HB 189 and SB 349 would allow private adoption agencies to deny adoption placements based on religious or moral beliefs. The bills contain language often referred to as the “conscience clause,” Supporters of HB 189 and SB 349 claim that the legislation will protect religious freedom: according to Republican Representative Todd Gilbert, the bills will “…chisel into law the principle that people of faith can adhere to their convictions without fear of reprisal from those who would discriminate against their religious beliefs regarding how we should raise our children.” The bills would prevent state or local governments from discriminating against agencies that use their religious or moral beliefs in placing children with adoptive families. However, opponents of the bill say that it sanctions discrimination: according to Democratic Senator Adam Ebbin, “it has always been about denying LGBT Virginians the right to form families.” Both HB 189 and SB 349 are similar to a bill passed in North Dakota.
Some issues were left unresolved by the end of Virginia's 2012 legislative session. Bills that will be brought up for reconsideration next year include HB 1, HB 48, and HB 1112. HB 1, also known as the “personhood bill,” would specify that life begins at conception. The bill stipulates that any rights provided to residents of Virginia are extended to “unborn children.” The bill also states, however, that a woman can not face legal consequences for unintentionally harming her “unborn child” due to unsatisfactory personal or prenatal care. HB 48 dealt with the use of force in self-defense. Sometimes referred to as the “castle doctrine,” this bill would allow occupants of a dwelling to use deadly force against an intruder if they believe they are in danger of bodily injury or if the intruder acts violently towards them. The “castle doctrine” is already a part of Virginia’s common law, but would be codified with the passage of this bill. HB 1112 would have repealed Virginia’s HPV (human papillomavirus) vaccine requirement. Virginia currently requires girls entering the sixth grade to receive the HPV vaccine.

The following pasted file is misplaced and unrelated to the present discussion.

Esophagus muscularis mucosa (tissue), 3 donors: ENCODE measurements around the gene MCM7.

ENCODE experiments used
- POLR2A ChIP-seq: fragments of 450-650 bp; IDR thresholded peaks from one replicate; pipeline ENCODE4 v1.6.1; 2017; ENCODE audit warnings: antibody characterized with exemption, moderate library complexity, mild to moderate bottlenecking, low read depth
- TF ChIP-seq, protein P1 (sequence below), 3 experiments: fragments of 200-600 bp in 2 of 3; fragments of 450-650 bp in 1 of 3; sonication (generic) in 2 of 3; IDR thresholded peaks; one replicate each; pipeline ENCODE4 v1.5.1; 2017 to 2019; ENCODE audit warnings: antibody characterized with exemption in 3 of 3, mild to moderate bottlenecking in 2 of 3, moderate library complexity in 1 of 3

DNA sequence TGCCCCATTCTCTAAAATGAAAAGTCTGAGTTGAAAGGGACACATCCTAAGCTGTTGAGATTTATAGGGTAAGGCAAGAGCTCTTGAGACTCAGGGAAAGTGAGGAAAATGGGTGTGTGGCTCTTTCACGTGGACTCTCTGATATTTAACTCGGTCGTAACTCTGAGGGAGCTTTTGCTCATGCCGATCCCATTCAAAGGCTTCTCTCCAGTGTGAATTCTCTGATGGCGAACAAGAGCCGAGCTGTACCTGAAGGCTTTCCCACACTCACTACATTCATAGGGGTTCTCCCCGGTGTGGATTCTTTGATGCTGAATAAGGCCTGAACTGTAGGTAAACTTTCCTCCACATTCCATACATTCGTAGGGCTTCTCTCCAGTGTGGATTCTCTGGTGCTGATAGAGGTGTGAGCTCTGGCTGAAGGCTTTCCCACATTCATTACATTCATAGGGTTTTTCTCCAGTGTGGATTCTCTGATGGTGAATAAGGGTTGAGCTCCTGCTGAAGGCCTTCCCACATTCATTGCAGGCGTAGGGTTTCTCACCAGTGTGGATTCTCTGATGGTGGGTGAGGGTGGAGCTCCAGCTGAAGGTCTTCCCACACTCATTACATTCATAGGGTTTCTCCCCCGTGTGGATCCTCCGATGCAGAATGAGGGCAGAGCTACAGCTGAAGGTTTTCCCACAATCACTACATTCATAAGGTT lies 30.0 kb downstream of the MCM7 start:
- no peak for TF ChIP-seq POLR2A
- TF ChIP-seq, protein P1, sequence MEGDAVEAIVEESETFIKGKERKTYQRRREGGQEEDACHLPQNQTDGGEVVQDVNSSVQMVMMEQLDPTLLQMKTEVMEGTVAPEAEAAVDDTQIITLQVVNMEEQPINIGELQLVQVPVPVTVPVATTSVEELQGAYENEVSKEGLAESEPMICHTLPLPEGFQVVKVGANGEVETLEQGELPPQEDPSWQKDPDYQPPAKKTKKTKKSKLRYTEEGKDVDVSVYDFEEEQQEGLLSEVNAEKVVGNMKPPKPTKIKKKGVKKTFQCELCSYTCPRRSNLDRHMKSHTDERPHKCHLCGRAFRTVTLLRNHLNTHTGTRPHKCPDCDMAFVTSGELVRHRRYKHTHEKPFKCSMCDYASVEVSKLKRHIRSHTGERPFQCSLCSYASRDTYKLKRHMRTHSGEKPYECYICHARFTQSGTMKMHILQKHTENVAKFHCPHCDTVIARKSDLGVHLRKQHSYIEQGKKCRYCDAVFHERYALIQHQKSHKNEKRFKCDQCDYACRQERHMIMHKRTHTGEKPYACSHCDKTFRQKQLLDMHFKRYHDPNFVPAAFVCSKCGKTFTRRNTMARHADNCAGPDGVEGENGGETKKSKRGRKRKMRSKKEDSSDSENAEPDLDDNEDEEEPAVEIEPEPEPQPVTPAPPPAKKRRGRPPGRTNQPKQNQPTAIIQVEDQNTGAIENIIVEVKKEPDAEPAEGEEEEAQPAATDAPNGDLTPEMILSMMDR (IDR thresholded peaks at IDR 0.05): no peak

Despite the active nature of Virginia’s legislative session, one major issue was not settled: the budget. SB 30, the proposed budget for 2012-2014, failed in the Senate on February 23, 2012. Although the vote was 20-17, the bill required a majority of elected members to pass and 3 senators abstained from voting, causing the bill to fail. Republican Lieutenant Governor Bill Bolling has had to vote as a tie-breaker in over 20 pieces of legislation this session due to the 20-20 party split in the Senate. However, the Lieutenant Governor cannot break tied votes regarding the budget. Since Virginia’s legislators could not agree on a budget, they returned for a special session to settle the issue. Legislators were unable to agree on a budget by the time the special session ended on May 15, 2012, so they returned on June 20, 2012, to try again. Despite this setback, Virginia’s legislature passed an extraordinarily high number of bills this session when compared to other state legislatures.
Caitlin Heckroth is a student at The University of Texas at Austin majoring in Sociology and a current intern with Project Vote Smart. For more information on internship opportunities with Project Vote Smart, contact us at email@example.com or by calling 1-888-VOTE-SMART.